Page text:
ProET-1 plasma concentrations in subjects with end-stage CKD and renal failure were investigated for a possible association between reduced endothelial integrity and aberrations in the morphology of PLT granules or markers indicating activation of coagulation.
The in vivo inactive biomarker proET-1 reflects the level of the bioactive peptide ET-1. ProET-1 is the precursor of ET-1, which reveals stability ex vivo. Results of the study demonstrate that ProET-1 plasma concentrations are obviously increased in the subjects’ group with end-stage CKD and renal failure if compared with a group of apparently healthy subjects. Results are in accordance with the findings of other authors, who demonstrated increasing endothelin plasma concentrations with progression of renal failure [17, 18]. Altered expression of microcirculation parameters with age is a commonly occurring phenomenon. In the age of 25 till 65 years concentrations of proET-1 increase by 20% . However, on the basis of age related shifts, the increase in proET-1 concentrations in the groups with end-stage CKD and renal failure are obviously higher than expected. ProET-1 plasma concentrations in the subjects’ group with end-stage CKD demonstrate a statistically significant increase if compared with the subjects’ group with renal insufficiency. Endothelial injury is considered to initiate increased secretion of ET-1 and to effectuate vasoconstriction, increased intraglomerular pressure, and decreased glomerular filtration . ET-1 concentrations are demonstrated to correlate with blood pressure, suggesting that ET-1 may contribute to hypertension . Reduced endothelial integrity is considered to be associated with increased incidence of cardiovascular disease . Together with inflammation, hyperhomocysteinaemia and anaemia, cardiovascular disease yields an additional risk factor in subjects with end-stage CKD .
Moreover, results of our study demonstrate that the amount of depleted PLT granules is obviously increased in the subjects’ group with end-stage CKD if compared with the group with renal failure. Subjects with end-stage CKD are on regular HD-treatment. Pathophysiological mechanisms inducing activation of coagulation are based on Virchow’s triad including modifications in vessel wall, blood flow and composition of blood components [20–22]. During HD treatment, blood constituents interact with the foreign surfaces within the extracorporeal circuit (ECC), including the wall of blood lines, the artificial dialyzer membrane and mechanical forces of the roller pump. Within the ECC endothelium is lacking and activation of PLTs and biomarkers inducing activation of coagulation are released by mechanical triggers . In order to prevent clotting in the ECC during HD, a bolus of low molecular weight heparin or unfractionated heparin is supplied at the start of each HD session. Despite appropriate anticoagulation treatment, the rather unphysiological conditions within the ECC, amplified by pre-dialysis increased uraemia related factors, induce PLT activation. Increase of PLT activation and procoagulant activity is demonstrated in HD patients [24, 25]. PLTs are activated within the ECC, as detected by increase in the expression of CD62p and release of β-tromboglobulin (β-TG) within the ECC . PLT activation is associated with exposure of phosphatidylserine on the PLT exterior. Platelet factor-4 and β-TG are released from PLTs as a result of a defect in their granules membrane mainly as a consequence of the blood-membrane contact during HD and return only slowly postdialytic to control values .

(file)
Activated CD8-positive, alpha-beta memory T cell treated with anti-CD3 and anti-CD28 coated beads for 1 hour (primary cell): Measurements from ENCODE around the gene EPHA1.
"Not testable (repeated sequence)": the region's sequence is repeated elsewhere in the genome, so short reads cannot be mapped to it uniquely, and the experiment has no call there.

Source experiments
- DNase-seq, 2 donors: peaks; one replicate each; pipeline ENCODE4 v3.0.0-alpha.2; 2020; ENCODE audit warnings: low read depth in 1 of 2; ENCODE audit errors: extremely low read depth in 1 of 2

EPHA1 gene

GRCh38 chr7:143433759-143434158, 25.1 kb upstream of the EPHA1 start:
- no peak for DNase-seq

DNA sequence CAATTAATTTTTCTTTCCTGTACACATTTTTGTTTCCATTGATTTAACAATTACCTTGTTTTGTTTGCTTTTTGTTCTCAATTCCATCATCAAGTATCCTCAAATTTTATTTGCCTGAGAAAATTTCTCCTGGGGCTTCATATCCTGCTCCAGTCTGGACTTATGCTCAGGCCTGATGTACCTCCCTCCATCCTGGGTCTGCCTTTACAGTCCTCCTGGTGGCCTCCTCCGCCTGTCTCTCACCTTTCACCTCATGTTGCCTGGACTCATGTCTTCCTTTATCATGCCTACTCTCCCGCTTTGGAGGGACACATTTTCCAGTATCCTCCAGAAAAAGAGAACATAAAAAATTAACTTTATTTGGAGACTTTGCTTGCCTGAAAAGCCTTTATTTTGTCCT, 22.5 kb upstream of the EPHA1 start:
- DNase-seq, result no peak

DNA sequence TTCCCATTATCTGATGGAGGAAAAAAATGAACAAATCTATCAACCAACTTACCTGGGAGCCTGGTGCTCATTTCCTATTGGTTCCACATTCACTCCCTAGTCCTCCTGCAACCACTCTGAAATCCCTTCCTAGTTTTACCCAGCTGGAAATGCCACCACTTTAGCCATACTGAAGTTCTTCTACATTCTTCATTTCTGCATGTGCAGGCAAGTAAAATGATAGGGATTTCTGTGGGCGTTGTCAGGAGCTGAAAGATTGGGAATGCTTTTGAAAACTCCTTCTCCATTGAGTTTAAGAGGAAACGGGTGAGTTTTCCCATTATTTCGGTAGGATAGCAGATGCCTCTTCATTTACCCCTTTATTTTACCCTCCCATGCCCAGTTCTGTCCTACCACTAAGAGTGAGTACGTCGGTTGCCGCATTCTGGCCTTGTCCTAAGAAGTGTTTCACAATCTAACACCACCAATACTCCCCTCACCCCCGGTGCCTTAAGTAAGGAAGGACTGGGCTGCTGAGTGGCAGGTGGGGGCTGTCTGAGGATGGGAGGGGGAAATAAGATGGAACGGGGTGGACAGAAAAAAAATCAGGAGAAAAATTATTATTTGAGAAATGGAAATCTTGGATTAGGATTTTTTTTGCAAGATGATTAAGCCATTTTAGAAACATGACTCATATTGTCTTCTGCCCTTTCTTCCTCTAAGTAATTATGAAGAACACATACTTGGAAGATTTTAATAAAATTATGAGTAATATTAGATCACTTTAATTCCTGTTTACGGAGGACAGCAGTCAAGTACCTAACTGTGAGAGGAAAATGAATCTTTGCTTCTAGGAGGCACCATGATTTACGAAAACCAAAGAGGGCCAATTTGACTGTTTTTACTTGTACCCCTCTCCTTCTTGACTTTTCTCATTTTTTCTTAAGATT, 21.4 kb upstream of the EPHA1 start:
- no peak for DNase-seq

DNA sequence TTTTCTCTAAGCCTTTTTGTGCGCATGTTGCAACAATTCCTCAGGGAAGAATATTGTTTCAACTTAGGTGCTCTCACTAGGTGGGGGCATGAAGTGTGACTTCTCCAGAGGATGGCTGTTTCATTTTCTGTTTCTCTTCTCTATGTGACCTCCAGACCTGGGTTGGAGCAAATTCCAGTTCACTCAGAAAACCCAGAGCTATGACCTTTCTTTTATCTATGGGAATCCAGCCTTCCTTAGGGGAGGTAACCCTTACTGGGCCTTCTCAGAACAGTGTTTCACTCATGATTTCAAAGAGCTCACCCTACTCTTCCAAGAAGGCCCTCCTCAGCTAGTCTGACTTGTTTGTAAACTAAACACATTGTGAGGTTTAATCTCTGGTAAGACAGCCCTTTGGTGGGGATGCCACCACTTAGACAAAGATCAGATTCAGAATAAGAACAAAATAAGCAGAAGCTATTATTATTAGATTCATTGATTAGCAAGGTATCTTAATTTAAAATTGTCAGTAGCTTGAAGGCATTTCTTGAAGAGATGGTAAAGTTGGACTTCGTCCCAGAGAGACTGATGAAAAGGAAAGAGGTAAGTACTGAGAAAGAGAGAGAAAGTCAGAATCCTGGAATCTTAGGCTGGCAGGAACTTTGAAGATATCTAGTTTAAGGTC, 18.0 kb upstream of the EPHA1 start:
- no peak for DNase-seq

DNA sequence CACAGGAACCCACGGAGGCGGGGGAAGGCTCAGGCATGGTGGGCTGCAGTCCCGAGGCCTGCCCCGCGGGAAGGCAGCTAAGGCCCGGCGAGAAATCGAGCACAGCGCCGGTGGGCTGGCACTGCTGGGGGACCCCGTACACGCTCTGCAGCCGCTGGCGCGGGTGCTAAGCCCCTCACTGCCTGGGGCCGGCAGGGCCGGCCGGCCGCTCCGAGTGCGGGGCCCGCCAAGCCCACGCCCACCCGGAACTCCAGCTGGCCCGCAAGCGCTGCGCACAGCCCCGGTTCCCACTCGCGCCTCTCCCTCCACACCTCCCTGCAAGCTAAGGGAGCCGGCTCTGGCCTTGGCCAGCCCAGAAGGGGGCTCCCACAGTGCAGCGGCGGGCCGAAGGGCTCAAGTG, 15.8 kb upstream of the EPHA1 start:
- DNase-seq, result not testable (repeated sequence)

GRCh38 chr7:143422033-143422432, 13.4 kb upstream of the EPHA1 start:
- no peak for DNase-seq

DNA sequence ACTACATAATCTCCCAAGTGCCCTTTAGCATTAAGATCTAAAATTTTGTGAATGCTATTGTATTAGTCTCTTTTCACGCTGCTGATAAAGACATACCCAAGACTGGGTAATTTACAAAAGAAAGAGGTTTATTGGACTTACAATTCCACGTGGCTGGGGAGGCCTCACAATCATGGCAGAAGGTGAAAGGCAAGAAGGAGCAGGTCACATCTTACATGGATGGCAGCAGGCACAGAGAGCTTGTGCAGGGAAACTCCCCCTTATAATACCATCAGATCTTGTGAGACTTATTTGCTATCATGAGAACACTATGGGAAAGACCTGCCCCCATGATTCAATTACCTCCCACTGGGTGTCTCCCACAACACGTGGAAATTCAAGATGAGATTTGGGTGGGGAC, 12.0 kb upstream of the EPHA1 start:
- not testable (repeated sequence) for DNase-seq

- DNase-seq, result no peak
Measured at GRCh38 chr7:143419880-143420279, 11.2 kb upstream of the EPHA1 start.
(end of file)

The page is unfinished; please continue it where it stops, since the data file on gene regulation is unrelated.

In this study mean concentrations of TAT and fibrinogen reveal results within the reference range. However, in the group with end-stage CKD increased TAT or fibrinogen concentrations are established in respectively 15% and 40% of the subjects, indicating activation of the coagulation pathway or an acute phase response already before the beginning of a new HD session. The inner negatively charged wall of the ECC induces activation of FXII and subsequently the intrinsic coagulation pathway. Increased concentrations of TAT as well as prothrombin fragment 1 + 2 treatment during HD indicate that thrombin is generated [12–14]. Additionally, it has been demonstrated that thrombin is involved in the activation process of PLTs, neutrophils, and monocytes, and acts on endothelium in order to release a variety of vasoactive and inflammatory mediators .
With respect to different biomarkers of activation of PLTs and the coagulation pathway dissimilar results could be obtained. Although activation of PLTs and the coagulation pathway is present, concentrations of activation and release products staying within the reference values could also be detected as a result of different release times, presence of neutralizing agents and removal by the dialyzer membrane [11, 14].
Results of our study demonstrate that uraemia is associated with endothelial damage and aberrations in the staining density of PLT granules in subjects with CKD. Uraemic toxins, especially protein-bound toxins, are likely pathogenic agents inducing endothelial damage in CKD . In case of renal failure, endothelial damage and cardiovascular complications like hypertension are closely linked [28, 29]. Concerning interpretation of our experimental data, we hypothesize that increased proET-1 concentrations reflect ongoing stress on the endothelium amongst others due to uraemia. Biomarkers like proET-1 and aberrations in the staining density of PLT granules contribute in the early detection of procoagulant activity of the endothelium. Therefore, the level of proET-1 concentration and the amount of depleted PLT granules will add an important link to the degree of endothelial integrity and the severity of CKD.